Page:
(My “Peace and Justice Files” column from June 2009.)
Whenever I see someone here in the North displaying a Confederate flag – whether it’s on a truck, a front porch, or a belt buckle – I find myself wondering just what, exactly, that flag means to that person, and what message that person intends to convey. Did they have ancestors, perhaps, who fought for the South in what some down there still refer to as “the recent unpleasantness,” and they’re just showing some pride in their heritage? Do they mean to demonstrate a hankerin’ for secession, or just a desire to be left alone? Are they making a nuanced political statement regarding states’ rights, encroaching Federal power, and the Tenth Amendment? Or are they simply letting it be known that their weekend schedule is likely to involve some combination of Toby Keith, Bud Light, and NASCAR?
There are all sorts of tribes – ideologies, heritages, lifestyles – and all sorts of ways to display your allegiance to the tribe (or tribes!) of your choice, from uniforms and flags to tattoos and license plate frames.
In some places, so I am told, displaying the wrong tribal symbols can get you killed – wearing the other gang’s colors, having the wrong kind of name, praying in this manner rather than that, sending your daughter to a school, that kind of thing. Sometimes the consequences are more subtle – a little delay in service, perhaps, or an extra-thorough examination at an airport gate, or maybe a bit of preventive detention.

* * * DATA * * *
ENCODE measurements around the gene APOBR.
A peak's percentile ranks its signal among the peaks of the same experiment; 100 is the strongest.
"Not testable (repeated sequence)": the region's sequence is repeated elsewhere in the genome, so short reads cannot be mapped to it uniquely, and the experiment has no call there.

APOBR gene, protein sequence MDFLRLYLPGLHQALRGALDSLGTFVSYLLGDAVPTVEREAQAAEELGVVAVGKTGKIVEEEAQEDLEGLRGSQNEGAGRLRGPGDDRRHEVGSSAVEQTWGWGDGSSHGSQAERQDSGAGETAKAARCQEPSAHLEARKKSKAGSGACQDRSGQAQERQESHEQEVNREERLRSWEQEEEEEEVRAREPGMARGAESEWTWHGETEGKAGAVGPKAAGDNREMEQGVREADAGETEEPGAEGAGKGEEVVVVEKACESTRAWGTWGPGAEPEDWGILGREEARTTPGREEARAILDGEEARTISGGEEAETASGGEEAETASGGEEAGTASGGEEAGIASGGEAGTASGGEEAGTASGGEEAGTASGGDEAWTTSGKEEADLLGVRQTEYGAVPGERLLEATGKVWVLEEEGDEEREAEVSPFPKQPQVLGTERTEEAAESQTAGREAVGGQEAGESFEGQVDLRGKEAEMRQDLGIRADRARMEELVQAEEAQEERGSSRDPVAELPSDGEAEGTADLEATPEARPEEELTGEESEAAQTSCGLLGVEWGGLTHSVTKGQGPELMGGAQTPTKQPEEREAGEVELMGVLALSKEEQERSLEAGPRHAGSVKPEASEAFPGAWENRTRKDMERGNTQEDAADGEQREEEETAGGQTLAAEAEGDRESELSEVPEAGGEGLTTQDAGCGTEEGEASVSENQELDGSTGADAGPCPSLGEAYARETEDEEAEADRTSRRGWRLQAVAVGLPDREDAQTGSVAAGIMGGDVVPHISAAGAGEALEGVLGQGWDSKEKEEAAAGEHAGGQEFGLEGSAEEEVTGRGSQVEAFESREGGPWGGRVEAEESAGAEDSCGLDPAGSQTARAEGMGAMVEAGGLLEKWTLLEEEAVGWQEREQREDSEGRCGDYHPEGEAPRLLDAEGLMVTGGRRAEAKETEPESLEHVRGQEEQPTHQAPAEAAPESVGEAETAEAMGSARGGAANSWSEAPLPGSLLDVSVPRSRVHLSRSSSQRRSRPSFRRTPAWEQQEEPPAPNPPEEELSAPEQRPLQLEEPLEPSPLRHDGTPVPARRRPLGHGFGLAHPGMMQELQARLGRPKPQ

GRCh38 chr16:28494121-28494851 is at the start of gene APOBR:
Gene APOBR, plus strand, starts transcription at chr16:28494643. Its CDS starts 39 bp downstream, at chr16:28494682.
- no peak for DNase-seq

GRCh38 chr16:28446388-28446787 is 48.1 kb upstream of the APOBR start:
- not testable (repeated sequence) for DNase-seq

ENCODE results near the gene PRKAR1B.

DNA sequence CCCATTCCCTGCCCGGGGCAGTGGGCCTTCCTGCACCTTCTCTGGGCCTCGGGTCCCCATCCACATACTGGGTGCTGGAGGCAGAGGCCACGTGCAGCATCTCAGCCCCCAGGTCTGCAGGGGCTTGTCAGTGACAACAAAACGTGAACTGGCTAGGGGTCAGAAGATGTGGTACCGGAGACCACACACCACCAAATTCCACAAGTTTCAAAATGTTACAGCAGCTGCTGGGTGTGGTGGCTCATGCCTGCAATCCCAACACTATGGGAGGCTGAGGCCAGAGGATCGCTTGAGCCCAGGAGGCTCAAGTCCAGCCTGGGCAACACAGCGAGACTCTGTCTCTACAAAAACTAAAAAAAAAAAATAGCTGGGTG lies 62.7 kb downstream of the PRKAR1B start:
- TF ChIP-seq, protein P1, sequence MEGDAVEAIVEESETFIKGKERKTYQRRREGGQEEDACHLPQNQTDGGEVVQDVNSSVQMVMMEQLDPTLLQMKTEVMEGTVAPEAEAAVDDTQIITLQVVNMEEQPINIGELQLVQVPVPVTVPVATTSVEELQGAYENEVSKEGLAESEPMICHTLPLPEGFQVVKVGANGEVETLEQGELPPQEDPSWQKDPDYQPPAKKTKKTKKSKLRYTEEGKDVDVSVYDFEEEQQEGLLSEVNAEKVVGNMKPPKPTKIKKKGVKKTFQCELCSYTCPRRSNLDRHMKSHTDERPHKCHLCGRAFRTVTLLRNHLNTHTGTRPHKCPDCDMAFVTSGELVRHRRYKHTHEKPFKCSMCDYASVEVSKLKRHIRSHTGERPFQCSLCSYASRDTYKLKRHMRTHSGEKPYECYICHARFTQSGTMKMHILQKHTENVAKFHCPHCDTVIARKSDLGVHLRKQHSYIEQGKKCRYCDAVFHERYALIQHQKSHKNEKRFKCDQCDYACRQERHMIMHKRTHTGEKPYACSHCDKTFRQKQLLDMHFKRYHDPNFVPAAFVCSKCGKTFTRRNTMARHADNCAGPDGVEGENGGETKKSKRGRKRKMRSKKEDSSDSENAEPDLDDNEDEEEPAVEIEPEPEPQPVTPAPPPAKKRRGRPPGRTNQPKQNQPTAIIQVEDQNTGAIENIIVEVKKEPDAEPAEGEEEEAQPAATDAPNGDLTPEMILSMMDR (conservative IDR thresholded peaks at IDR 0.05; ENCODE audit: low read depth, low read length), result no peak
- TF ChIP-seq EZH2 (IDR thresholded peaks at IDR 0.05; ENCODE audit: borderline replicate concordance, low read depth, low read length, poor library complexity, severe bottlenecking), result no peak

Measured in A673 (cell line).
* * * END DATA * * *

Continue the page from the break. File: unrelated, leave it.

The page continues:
But if you’re connected to whatever tribe happens to be in power, well then! Life becomes much easier. After all, tribes exist (among other things) to provide mutual protection for their members, and to guard the tribe’s resources against attacks from outsiders. So maybe it’s not all that surprising that folks on President Obama’s economic team like Timothy Geitner and Larry Summers, whom we might well consider members in good standing of the “Wall Street Tribe,” have been acting first and foremost to further the interests of their fellows.
Such tribal thinking has its limitations, however, in an interconnected and interdependent world. More dominant “tribes,” whether on local or global levels, can no longer afford to be quite so callous about the effects of their dominance, or imagine themselves immune either from larger responsibilities or from the consequences of irresponsible actions. I am writing these words just a few hours after President Obama delivered his “New Beginning” speech in Cairo, calling on various “tribes” (our own included) to focus more on their connections than on their differences, and to think more about how to make this a better world for everyone. The world can no longer be seen as a “zero-sum” game, where my tribe can only win at the expense of yours – ways must be found for everyone to progress, or we shall all lose ground instead.
Identifying with our various tribes helps us form part of our identities. We don’t have to completely surrender our roots, or our passions, or our beliefs in order to coexist, but we must also remain mindful that, for this short time only, we are each members of the same tribe: the tribe of the living.